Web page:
The Mental Health MHTS For Scotland:

The views and experiences of patients, named persons, practitioners and MHTS members

This project aims to undertake a comprehensive review and evaluation of how effectively the Mental Health Tribunal for Scotland (MHTS) performs as a guarantor of mental health legislation and human rights standards in Scotland.

The MHTS became operational in 2005 and is integral to determining applications for, and against, compulsory treatment orders; established following a review of mental health by the Scottish government in 2001 and enshrined into the Mental Health (Care and Treatment) Scotland Act in 2003, it is essential to the preservation of the Millan Principles.

This project which will be the first of its kind in relation to the Tribunal is especially important and timely for two key reasons.

  1. International human rights law relating to persons with mental disorder is increasingly promoting greater patient autonomy in care and treatment contexts, furthermore a UN assessment of the UK’s compliance with the Convention of the Rights of Persons with disabilities was initiated in August 2017[EM1] .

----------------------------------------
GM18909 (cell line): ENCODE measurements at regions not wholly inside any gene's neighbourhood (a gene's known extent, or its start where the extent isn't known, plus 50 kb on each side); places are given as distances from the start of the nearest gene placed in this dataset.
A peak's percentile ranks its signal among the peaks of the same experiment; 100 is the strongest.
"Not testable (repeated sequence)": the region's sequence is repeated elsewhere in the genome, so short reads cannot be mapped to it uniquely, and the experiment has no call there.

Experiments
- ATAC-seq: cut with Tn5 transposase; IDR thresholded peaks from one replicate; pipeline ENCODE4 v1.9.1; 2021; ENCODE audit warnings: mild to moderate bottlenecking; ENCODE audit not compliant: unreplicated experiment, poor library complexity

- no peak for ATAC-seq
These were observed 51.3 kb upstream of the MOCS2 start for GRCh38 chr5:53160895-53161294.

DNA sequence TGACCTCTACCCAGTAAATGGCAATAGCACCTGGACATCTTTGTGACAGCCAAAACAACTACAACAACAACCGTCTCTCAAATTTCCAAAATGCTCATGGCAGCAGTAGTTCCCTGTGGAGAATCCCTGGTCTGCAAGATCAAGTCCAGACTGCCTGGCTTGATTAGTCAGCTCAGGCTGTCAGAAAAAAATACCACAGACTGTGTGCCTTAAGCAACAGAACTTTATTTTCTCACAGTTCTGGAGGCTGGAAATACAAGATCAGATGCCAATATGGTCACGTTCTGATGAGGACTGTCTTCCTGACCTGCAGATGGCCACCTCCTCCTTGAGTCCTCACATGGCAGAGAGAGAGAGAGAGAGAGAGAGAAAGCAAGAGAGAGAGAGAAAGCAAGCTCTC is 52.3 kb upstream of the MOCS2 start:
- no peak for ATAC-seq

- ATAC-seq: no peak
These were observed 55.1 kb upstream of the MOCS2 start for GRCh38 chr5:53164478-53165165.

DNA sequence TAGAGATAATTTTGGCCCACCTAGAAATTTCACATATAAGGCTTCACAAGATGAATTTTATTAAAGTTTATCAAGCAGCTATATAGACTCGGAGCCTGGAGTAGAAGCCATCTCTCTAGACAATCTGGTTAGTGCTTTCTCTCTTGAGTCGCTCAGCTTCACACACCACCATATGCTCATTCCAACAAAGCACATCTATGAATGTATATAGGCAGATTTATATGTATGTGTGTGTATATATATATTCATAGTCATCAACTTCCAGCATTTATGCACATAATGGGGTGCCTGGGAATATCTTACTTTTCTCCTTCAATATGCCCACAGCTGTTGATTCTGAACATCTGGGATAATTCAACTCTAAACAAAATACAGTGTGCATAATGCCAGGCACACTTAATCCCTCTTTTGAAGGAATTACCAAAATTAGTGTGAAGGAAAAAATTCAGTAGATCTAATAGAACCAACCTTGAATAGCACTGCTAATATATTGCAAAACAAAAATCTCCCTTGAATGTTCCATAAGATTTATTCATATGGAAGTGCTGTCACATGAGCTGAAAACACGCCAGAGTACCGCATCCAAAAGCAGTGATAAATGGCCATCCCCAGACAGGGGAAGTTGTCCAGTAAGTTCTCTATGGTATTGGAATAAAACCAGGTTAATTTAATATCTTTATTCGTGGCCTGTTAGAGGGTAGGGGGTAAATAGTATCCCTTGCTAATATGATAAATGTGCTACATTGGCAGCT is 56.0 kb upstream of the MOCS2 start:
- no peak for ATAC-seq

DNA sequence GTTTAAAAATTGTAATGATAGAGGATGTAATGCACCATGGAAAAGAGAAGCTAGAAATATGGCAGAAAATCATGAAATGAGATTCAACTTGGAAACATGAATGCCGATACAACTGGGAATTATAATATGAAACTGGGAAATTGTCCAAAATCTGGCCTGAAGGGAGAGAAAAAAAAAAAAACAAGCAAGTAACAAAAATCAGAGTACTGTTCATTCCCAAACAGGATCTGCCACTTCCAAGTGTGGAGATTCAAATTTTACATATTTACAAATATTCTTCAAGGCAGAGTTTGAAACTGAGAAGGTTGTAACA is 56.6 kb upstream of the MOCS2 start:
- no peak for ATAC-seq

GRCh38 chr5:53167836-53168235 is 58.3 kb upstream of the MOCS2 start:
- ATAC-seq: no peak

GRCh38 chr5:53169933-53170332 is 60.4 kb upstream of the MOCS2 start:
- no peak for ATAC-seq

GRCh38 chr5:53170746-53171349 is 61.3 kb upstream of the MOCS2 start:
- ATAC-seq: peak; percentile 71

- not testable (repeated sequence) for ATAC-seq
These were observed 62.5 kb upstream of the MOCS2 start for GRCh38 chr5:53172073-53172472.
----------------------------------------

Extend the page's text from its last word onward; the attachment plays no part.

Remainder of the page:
2. The MHTS itself will be absorbed into a unified structure in 2018, subsequent to which Scottish Ministers may seek to further extend its jurisdiction, raising concerns about its mental health specialism being diluted. To date, the limited research on the functioning of the MHTS has all been quantitative and focused solely on the views of patients and carers.

To gather this data the project team will undertake a mixed methods approach and will include the perspectives of MHTS members as well as health and social care professionals across Scotland. This will be a part of a Scotland-wide four phase quantitative and qualitative study of the experience of patents, Named Persons, health and social care practitioners and Tribunal panel members.

This will provide a valuable and unique understanding into whether current legislative principles and Tribunal practices operate in accordance with relevant international human rights standards and to the benefit of patients. The project team will identify and make evidence-based recommendations to ensure Tribunal practices evolve to meet these challenges.

The outputs of this project will have far-reaching relevance, as other countries are being required to review their laws in accordance with developing human rights standards. The outputs of this project will be of interest to the Tribunal itself and to legislators, civil servants, practitioners, patients and carers both in, and beyond Scotland, seeking to ensure that their laws accord with developing human rights standards.

Project details

Researchers

Professor Jill Stavert, The Business School, Edinburgh Napier University

Professor Michael Brown, Edinburgh Napier University

Grant amount and duration

£258,787

October 2017 - September 2020